There have been mixed reactions about the new Asus ROG Phone 8. The company’s departure from the typical gaming phone to what now appears like a mainstream smartphone is particularly intriguing. But that aside, the ROG Phone 8 is packed to the brim with gaming-centric hardware as you’d expect, but there are also some little nifty software tricks under the hood that caught my attention.

Watching the early reviews, I was blown away by the “invisible” screen on the back that you’ll never notice when turned off. But once you enable Anime Vision via Armoury Crate > Console, it springs to life. The best part of it is how customizable it is. The display can show you all kinds of things with animated icons, be it notifications for calls, texts, emails, reminders, charging status or even logos without turning over your phone to check the screen. But there’s one more trick you’re going to like.

Asus-ROG-Phone-8-generative-AI-wallpapers-runs-on-device

Just like the Google Pixel 8 and Pixel 8 Pro, the ROG Phone 8 also supports generative AI wallpapers. Since it’s a feature baked into Android 14, you’d expect it to work the same way as the Pixel 8. While this is true for the most part, there’s one key area where the Pixel 8 loses the battle as revealed by Android expert Mishaal Rahman.

Unlike the Pixel 8, which relies on Google’s cloud computers to cook up your wallpapers (meaning you need an internet connection), Mishaal says the generative AI wallpapers feature on the ROG Phone 8 runs the process on-device. That’s right, no lag, no waiting, just instant gratification for your wallpaper cravings. This on-device magic translates to lightning-fast generation times, making the ROG Phone 8 feel like a wallpaper wizard compared to the Pixel 8’s slightly sluggish cloud-based approach.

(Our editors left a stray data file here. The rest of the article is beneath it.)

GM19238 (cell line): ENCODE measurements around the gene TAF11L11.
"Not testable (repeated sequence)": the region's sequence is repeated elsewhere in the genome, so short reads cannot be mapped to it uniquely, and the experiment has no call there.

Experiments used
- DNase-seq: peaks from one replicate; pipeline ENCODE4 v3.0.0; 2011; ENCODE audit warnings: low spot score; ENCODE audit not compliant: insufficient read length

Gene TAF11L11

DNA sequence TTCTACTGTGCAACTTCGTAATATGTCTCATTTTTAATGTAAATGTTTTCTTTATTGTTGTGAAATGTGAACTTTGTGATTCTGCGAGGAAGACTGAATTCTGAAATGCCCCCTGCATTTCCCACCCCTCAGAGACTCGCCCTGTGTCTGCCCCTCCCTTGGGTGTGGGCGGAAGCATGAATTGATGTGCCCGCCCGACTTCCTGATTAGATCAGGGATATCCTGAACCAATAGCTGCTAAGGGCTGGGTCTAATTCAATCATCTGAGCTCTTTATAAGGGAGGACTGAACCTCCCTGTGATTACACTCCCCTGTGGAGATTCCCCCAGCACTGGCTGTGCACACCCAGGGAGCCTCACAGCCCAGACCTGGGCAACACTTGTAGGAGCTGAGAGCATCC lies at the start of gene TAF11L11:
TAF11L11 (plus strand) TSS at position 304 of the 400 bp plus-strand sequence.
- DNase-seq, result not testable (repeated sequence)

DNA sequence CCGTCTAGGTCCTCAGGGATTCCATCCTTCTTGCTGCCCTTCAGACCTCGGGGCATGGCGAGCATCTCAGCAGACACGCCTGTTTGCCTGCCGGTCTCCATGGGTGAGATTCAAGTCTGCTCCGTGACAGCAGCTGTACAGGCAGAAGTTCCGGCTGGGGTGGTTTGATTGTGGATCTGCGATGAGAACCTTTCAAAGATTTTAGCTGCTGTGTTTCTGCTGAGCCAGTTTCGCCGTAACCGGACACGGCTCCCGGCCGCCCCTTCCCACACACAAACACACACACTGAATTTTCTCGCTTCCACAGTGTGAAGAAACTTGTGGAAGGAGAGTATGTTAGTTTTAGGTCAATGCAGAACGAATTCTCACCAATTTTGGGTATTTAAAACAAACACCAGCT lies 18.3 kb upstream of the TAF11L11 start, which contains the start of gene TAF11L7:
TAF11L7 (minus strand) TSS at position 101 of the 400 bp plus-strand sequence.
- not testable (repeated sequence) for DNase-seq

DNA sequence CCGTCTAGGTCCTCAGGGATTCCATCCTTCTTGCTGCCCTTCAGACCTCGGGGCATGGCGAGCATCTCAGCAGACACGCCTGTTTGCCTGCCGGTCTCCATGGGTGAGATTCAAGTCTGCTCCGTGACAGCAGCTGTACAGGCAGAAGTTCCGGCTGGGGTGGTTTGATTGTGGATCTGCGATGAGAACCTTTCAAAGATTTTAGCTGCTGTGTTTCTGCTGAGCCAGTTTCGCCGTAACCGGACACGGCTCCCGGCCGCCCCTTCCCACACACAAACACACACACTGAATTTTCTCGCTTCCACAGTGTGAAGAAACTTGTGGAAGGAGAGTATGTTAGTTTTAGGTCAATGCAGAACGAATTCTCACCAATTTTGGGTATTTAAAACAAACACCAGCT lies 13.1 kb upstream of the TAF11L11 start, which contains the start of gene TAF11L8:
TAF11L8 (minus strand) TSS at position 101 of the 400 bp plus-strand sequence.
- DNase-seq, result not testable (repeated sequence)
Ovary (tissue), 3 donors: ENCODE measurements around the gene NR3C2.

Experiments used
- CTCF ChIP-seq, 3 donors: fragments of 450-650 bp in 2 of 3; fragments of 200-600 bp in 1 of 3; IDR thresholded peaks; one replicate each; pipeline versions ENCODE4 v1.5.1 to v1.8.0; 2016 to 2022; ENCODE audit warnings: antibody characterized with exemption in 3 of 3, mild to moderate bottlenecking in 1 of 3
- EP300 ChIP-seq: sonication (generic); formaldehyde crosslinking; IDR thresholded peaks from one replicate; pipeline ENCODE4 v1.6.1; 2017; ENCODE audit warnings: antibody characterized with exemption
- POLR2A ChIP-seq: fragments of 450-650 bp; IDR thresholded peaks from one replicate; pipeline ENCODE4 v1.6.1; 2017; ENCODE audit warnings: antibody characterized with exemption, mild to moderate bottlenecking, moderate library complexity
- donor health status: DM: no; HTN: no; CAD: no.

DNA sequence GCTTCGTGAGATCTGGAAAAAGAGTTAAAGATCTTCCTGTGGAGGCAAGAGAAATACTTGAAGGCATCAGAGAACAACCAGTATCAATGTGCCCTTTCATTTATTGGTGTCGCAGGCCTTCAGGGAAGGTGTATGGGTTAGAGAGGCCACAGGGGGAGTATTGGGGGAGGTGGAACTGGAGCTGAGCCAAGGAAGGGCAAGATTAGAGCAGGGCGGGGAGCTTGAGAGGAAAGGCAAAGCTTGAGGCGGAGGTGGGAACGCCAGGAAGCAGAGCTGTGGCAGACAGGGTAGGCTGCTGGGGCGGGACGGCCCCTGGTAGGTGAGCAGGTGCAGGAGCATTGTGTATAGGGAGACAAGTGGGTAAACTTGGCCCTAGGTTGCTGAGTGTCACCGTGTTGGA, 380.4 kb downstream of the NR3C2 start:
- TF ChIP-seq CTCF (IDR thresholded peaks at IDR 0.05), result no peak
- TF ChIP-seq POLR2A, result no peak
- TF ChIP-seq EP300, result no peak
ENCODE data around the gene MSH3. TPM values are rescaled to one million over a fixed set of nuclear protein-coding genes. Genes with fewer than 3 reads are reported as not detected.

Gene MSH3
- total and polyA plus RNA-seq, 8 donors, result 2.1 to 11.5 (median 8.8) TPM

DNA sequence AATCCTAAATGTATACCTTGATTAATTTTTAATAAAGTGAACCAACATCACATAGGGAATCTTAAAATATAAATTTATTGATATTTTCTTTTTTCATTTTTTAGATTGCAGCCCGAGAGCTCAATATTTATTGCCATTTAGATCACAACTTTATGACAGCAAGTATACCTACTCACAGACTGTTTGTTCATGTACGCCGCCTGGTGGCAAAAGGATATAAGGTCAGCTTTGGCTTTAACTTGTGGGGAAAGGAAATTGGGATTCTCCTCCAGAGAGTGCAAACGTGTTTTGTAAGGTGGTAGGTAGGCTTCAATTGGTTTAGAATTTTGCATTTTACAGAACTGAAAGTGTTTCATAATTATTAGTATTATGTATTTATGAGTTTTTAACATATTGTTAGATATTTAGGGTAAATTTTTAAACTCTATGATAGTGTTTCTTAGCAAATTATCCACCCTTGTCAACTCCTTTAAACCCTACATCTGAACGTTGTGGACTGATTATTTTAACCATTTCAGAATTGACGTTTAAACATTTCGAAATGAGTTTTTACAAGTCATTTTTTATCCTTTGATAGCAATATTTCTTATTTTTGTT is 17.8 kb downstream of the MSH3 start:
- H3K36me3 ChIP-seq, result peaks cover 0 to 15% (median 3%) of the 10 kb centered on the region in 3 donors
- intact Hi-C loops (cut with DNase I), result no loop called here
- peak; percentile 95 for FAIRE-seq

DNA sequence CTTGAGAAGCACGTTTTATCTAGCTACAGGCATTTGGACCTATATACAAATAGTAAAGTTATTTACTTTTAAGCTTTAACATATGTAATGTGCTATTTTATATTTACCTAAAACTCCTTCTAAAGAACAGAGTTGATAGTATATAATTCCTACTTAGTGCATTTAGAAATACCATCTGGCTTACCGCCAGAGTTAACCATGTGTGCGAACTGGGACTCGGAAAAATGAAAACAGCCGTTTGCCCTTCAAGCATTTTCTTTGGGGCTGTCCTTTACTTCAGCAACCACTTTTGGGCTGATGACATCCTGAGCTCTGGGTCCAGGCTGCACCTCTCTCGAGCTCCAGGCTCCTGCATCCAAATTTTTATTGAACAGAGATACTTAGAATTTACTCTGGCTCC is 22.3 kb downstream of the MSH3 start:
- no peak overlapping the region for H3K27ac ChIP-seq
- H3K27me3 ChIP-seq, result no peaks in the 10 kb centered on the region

Below is a video demo shared by Mishaal on X:

This adds to the ongoing debate between on-device and cloud-based AI processing on smartphones, where the Pixel 8 has come under scrutiny for favoring the latter over the former. The Tensor G3 is generally viewed as a weaker chipset compared to the Snapdragon 8 Gen 3 that powers the ROG Phone 8 in terms of raw power, and hence can’t handle some AI tasks on-device. This cloud-based processing explains why Pixel 8 Pro users are dealing with absurd processing wait times with Video Boost. While Samsung has also included generative AI wallpapers in the Galaxy S24, it’s still unclear whether it happens on-device or in the cloud. Although the fact that you must accept Google’s generative AI terms of service to use the feature on the S24 hints at the latter. Either way, it will be interesting to see how companies handle the new age of AI.

Remember, competition breeds innovation, and this AI wallpaper battle is just heating up. Both Pixel, Samsung and Asus are already pushing the boundaries, which makes me really excited to see what will come from Chinese vendors like Xiaomi, OnePlus, Oppo and Vivo.

Meanwhile, you can check out this article on how to generate AI wallpapers on your Google Pixel phone.

Featured image: Asus

Hillary Keverenge
2132 Posts

Tech has been my playground for over a decade. While the Android journey began early, it truly took flight with the revolutionary Lollipop update. Since then, it's been a parade of Android devices (with a sprinkle of iOS), culminating in a mostly happy marriage with Google's smart home ecosystem. Expect insightful articles and explorations of the ever-evolving world of Android and Google products coupled with occasional rants on the Nest smart home ecosystem.

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